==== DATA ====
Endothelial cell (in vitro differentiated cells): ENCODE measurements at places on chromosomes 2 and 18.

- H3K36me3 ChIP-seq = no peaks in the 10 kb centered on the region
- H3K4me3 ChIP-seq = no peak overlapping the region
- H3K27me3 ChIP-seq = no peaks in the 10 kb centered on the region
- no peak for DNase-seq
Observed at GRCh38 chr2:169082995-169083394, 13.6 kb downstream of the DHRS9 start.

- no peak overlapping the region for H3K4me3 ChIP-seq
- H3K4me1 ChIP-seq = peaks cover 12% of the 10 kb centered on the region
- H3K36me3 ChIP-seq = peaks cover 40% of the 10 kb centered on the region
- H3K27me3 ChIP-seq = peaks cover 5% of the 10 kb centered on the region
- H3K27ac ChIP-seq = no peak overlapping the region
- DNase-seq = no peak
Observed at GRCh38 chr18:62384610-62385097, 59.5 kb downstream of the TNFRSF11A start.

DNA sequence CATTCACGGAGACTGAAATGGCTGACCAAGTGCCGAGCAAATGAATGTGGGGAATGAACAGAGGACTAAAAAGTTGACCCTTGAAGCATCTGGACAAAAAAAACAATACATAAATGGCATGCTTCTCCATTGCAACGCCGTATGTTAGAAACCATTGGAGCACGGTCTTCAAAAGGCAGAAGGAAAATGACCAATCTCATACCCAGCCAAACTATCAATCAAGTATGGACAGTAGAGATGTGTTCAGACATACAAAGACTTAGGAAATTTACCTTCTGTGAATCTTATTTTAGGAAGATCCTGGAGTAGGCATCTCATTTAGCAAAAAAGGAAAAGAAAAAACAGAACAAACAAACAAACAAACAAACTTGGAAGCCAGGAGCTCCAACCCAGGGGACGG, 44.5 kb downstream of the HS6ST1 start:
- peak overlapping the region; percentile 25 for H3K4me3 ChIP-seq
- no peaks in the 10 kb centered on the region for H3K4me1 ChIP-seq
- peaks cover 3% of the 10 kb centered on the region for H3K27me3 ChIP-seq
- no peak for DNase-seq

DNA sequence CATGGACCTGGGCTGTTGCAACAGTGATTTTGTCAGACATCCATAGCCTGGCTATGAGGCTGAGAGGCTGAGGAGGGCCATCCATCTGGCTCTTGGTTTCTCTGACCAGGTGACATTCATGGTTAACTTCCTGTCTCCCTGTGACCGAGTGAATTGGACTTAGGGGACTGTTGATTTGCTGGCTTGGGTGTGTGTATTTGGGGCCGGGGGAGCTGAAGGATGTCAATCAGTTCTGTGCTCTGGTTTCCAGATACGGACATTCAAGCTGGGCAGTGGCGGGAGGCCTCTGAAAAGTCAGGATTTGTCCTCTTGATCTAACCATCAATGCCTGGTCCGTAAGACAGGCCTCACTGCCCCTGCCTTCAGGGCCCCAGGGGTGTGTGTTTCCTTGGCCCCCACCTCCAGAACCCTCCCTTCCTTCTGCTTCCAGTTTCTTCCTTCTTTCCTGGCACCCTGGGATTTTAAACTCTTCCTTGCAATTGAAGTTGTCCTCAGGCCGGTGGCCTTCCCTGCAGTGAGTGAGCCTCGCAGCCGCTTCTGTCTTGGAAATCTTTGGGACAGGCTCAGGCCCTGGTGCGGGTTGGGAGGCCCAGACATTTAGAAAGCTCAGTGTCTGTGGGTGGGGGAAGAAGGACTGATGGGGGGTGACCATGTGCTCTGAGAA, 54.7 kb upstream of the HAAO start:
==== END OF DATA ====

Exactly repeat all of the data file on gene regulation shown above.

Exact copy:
Endothelial cell (in vitro differentiated cells): ENCODE measurements at places on chromosomes 2 and 18.

- H3K36me3 ChIP-seq = no peaks in the 10 kb centered on the region
- H3K4me3 ChIP-seq = no peak overlapping the region
- H3K27me3 ChIP-seq = no peaks in the 10 kb centered on the region
- no peak for DNase-seq
Observed at GRCh38 chr2:169082995-169083394, 13.6 kb downstream of the DHRS9 start.

- no peak overlapping the region for H3K4me3 ChIP-seq
- H3K4me1 ChIP-seq = peaks cover 12% of the 10 kb centered on the region
- H3K36me3 ChIP-seq = peaks cover 40% of the 10 kb centered on the region
- H3K27me3 ChIP-seq = peaks cover 5% of the 10 kb centered on the region
- H3K27ac ChIP-seq = no peak overlapping the region
- DNase-seq = no peak
Observed at GRCh38 chr18:62384610-62385097, 59.5 kb downstream of the TNFRSF11A start.

DNA sequence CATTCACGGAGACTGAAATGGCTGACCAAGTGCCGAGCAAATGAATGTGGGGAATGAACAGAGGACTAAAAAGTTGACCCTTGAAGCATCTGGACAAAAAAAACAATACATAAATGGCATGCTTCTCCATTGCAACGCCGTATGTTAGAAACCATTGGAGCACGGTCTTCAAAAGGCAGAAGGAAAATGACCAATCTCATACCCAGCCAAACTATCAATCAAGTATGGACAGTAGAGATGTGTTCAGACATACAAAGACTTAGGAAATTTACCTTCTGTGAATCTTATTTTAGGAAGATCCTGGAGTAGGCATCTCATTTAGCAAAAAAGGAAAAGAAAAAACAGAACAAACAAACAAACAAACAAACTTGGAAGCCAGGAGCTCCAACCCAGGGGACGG, 44.5 kb downstream of the HS6ST1 start:
- peak overlapping the region; percentile 25 for H3K4me3 ChIP-seq
- no peaks in the 10 kb centered on the region for H3K4me1 ChIP-seq
- peaks cover 3% of the 10 kb centered on the region for H3K27me3 ChIP-seq
- no peak for DNase-seq

DNA sequence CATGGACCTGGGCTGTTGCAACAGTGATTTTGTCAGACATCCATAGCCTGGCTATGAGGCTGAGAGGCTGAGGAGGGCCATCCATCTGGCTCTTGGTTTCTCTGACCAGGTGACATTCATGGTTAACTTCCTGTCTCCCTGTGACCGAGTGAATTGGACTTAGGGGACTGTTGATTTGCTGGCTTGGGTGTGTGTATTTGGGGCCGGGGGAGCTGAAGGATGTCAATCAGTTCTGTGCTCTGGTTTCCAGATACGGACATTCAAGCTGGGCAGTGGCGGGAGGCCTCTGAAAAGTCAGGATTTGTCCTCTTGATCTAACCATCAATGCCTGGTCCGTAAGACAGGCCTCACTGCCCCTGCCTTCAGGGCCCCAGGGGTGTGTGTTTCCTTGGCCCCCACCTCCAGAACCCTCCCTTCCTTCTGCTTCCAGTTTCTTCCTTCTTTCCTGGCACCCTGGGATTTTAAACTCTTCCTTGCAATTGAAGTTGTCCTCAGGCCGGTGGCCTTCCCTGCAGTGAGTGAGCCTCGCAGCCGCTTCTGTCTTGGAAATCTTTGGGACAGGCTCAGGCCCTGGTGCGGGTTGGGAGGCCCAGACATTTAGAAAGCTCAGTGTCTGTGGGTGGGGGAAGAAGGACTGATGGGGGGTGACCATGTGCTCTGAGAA, 54.7 kb upstream of the HAAO start: